Tonawanda News

September 6, 2013

ADAMCZYK: The walls behind the ivy are shaking

The Tonawanda News

Tonawanda News — Status symbols exist for the benefit of people we want to make jealous, or at least those we want to make aware of what we’ve got going on. For that, the Jaguar in the driveway or the pearls around one’s neck is as valid as a Channel 17 coffee cup or a T-shirt with the Goo Goo Dolls’ tour schedule on the back.

New college freshmen (hi, kids) should be aware they are entering, descending actually, into a labyrinth of social coding with their presumed education. Harvard? Buffalo State? Dorm room? Mom’s basement? Honor societies? Some really disreputable and dishonorable societies?

These are a part of the so-called “permanent record” of which we once heard and feared, and yes, they are status symbols, symbols of the puzzle that is one’s life, that follow you “from the rocking of the cradle to the rolling of the hearse,” as songwriter Kris Kristofferson (Pomona College, Rhodes scholarship) once wrote.

The college go-getters should know about another status symbol: a table composed of somewhat self-satisfied older men, guys with the commonality of achieving their idea of success in life without the benefit of advanced educations. They worked hard, got lucky, worked harder and now sit around restaurant tables or country clubs or seniors’ places and comment on things. 

College. Going to college. Part-timing one’s way through college. Having a son or daughter in college. A good college. Or maybe no college at all. Each is something to brag about, to someone.

I thought of this when I recently read an excerpt from a new book by Tyler Cowan (an economics professor at George Mason University, which is a college), “Average is Over.” Dig this:

“Within five years we are likely to have the world’s best education, or close to it, free and online. But not everyone will sit down and go through the material without a professor pushing them to do the work.”

An online education is definitely out there. It’s not only the torrent of information the Internet offers, but the quality; genuine college courses offered by excellent teachers from schools whose names you recognize have entire semesters’ worth of classes posted, and delivered for free. Philosophy, engineering, literature, history, math, business, oh, it’s out there.

When this catches on, those braggarts with college educations will be shocked to observe how little status their accomplishment conveys when compared to the motivated person who did it all, for free, without ever wandering the quad or attempting to park fast enough for that 8 a.m. class. All learning, no school, courtesy of the very mechanism that brings you porn, video games and inane Facebook posts.

What the conscientious independent student can gain is astounding, but what will we lose and have to rethink? Well, tuition, those decals in the rear windows of cars, high school teachers who suggest you’re not living up to your potential (if they lived up to theirs, they’d be lecturing on the Internet), college football, academic probation, laptop envy, Pell grants, the tyranny of the SATs, higher education as babysitter, tenure, publish or perish, state-mandated certification, alumni associations, dorm rooms, beer festivals in someone’s apartment … the list goes on, challenged only by the limited imagination of a college graduate.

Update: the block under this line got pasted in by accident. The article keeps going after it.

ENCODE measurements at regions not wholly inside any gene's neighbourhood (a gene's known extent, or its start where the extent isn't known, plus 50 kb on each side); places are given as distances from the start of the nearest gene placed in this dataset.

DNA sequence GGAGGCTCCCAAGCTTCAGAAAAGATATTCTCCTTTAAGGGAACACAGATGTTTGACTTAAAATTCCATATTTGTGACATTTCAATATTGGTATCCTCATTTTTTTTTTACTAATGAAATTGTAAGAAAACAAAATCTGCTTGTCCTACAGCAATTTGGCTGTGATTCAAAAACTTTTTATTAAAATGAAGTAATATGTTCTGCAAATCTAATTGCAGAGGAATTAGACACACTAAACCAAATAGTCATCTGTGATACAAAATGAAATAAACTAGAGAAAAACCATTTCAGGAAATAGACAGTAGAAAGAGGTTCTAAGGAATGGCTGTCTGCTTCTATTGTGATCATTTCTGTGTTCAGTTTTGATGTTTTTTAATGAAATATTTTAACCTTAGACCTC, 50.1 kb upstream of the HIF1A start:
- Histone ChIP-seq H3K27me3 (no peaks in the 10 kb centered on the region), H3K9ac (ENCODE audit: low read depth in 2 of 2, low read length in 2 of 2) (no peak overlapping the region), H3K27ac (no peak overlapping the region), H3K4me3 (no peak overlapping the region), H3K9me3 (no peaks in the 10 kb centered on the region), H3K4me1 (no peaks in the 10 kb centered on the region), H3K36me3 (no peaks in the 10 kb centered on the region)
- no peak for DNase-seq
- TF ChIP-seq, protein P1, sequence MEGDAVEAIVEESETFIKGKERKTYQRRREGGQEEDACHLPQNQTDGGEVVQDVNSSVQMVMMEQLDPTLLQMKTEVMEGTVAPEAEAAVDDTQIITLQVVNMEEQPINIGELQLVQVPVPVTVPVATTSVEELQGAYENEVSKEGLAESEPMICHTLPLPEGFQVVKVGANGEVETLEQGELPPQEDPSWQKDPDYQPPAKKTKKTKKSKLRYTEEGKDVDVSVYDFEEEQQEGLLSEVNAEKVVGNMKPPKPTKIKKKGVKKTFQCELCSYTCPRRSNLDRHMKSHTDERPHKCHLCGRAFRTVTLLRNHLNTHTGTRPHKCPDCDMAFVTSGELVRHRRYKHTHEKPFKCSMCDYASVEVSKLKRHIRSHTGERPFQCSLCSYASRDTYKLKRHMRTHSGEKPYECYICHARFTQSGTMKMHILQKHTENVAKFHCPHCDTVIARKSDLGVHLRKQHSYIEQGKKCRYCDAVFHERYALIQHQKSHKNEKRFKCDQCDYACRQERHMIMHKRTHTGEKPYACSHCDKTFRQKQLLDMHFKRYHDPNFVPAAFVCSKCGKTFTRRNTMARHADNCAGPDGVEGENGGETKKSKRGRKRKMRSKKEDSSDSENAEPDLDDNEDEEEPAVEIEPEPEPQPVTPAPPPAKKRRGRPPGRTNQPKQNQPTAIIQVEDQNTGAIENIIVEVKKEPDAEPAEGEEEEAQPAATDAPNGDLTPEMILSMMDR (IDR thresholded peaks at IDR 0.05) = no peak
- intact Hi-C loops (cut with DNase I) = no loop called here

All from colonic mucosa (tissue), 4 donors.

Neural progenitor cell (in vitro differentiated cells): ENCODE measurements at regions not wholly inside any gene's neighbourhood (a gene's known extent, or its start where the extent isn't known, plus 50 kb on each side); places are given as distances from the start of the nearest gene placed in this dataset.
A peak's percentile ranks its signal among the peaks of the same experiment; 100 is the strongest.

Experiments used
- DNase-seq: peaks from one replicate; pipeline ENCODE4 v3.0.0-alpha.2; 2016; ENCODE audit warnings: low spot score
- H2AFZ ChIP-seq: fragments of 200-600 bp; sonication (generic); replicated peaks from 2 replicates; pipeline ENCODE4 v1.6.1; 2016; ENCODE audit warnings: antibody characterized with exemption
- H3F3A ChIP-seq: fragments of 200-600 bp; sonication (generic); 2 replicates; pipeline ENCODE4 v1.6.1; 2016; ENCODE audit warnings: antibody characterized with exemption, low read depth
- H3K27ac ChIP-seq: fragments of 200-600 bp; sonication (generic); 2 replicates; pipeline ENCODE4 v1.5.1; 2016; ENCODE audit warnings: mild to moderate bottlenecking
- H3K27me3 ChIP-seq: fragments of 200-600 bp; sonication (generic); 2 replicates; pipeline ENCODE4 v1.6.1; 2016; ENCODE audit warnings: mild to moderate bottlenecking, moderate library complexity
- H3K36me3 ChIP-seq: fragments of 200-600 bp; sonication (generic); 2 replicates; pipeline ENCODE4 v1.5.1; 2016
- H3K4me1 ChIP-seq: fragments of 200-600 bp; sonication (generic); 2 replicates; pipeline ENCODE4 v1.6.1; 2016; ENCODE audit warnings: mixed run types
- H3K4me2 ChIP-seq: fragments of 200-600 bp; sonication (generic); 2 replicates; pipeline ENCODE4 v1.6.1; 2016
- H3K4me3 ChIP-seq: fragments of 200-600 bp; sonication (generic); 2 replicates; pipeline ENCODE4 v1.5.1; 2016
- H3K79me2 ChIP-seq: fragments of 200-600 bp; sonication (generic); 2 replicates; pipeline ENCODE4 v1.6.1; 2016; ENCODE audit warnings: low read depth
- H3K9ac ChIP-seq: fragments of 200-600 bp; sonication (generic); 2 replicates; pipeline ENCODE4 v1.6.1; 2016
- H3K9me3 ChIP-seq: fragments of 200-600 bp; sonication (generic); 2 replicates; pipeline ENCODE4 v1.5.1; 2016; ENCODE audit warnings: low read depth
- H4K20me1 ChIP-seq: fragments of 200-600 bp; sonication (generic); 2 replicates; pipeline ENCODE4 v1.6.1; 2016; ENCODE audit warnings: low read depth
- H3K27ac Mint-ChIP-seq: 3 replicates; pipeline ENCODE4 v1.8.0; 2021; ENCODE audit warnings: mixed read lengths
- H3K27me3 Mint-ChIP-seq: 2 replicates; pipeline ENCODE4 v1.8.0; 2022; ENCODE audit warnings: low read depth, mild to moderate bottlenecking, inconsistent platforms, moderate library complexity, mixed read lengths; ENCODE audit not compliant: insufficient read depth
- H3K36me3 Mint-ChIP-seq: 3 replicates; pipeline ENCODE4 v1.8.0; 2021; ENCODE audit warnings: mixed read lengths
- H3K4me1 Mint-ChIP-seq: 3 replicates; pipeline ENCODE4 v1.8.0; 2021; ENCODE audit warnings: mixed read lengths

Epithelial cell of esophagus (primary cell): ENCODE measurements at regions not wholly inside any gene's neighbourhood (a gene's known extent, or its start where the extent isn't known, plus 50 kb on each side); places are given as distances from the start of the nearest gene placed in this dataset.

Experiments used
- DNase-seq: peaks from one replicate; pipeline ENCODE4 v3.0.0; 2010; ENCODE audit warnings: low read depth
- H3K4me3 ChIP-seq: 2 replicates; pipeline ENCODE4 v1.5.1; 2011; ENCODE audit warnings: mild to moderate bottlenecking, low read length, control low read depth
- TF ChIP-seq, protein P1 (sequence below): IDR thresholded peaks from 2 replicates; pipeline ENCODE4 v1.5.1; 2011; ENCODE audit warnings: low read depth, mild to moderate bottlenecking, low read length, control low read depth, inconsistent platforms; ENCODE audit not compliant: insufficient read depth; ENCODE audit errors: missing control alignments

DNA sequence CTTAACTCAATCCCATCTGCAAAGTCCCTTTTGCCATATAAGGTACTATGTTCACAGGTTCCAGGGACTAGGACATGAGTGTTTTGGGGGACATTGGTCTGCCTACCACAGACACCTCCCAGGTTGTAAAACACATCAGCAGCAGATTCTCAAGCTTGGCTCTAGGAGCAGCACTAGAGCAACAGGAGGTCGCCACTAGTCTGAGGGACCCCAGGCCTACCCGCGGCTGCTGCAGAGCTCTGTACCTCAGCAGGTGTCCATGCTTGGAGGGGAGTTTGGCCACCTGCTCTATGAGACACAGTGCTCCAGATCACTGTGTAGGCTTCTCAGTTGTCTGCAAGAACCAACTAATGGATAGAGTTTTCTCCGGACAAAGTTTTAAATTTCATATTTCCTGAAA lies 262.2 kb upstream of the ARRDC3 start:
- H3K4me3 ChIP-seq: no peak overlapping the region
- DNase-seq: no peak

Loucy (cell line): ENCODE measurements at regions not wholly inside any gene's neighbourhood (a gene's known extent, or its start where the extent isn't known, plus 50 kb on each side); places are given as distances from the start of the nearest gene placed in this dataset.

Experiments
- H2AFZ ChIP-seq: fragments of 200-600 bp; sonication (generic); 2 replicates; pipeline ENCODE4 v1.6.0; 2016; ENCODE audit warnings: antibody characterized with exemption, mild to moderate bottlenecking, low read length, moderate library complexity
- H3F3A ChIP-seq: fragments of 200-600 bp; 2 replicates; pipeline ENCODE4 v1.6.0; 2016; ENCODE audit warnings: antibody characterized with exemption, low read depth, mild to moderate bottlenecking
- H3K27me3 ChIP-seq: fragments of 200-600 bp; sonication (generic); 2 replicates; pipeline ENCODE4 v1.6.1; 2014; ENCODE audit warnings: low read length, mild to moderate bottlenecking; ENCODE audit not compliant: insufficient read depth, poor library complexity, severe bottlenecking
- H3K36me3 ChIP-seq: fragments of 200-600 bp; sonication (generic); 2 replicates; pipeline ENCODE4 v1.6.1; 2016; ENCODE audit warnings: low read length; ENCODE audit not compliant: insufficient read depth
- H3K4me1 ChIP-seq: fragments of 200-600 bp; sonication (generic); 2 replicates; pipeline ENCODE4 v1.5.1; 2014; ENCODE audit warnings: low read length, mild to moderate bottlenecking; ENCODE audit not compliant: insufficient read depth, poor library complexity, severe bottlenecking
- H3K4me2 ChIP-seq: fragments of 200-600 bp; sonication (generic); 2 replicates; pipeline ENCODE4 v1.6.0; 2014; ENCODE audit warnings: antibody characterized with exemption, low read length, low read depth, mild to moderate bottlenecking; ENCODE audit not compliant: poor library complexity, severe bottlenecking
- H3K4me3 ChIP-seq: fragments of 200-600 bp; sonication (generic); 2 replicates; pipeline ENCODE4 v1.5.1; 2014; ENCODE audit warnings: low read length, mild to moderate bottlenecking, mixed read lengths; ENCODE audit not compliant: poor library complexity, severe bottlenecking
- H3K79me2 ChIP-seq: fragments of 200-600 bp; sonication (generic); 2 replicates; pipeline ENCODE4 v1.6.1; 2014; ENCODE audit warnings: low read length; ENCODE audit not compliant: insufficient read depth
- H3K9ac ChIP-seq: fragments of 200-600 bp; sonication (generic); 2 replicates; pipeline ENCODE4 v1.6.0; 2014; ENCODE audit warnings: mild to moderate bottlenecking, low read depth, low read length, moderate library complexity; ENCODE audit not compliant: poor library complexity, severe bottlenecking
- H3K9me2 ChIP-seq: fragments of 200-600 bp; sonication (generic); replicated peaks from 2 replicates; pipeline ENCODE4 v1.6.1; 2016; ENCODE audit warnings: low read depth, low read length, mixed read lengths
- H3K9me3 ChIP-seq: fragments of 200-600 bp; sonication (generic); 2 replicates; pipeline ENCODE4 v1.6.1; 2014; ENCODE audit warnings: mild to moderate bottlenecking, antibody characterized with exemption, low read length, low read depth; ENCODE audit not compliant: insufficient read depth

If a person can locate, and succeed at, college-level Internet, he or she likely can learn how to drink. I’m not worried about that. What concerns me is the social upheaval when it dawns on the young, and families of the young, that not going to college, ever, except maybe to lecture, may be better than going.

Imagine a world in which a proud mother tells her friends her kid saved the family between 40 and 160 grand and got a quality education by loitering at the computer, something at which he/she is eminently proficient, and can outthink/out-reason/out-succeed her friends’ soggy-brained college graduate children.

Oh, baby! Independent thinkers who can look up what they need to know, then apply it like crazy to real-world examples. Go skim the world’s problems for 120 credit hours; I see a caste rising capable of dealing in solutions (and watch the political class run from this bunch).

I see this sort of thing already, and it thrills me. I once needed some advice in a Kenmore coffee shop about the location of the creamer container, and politely asked a college-aged young woman for it. She unplugged her ear buds, had me repeat the question, then answered it. I inquired what music she was hearing. No music, she said: German declensions, for her upcoming trip to Austria.

The college experience can be rewarding, but imagine the pure learning experience. The free, at-one’s-own-pace, cram if you want, relax if you want, learning experience. Did I mention free?

Ed Adamczyk is a Kenmore resident whose column appears Fridays in the Tonawanda News. Contact him at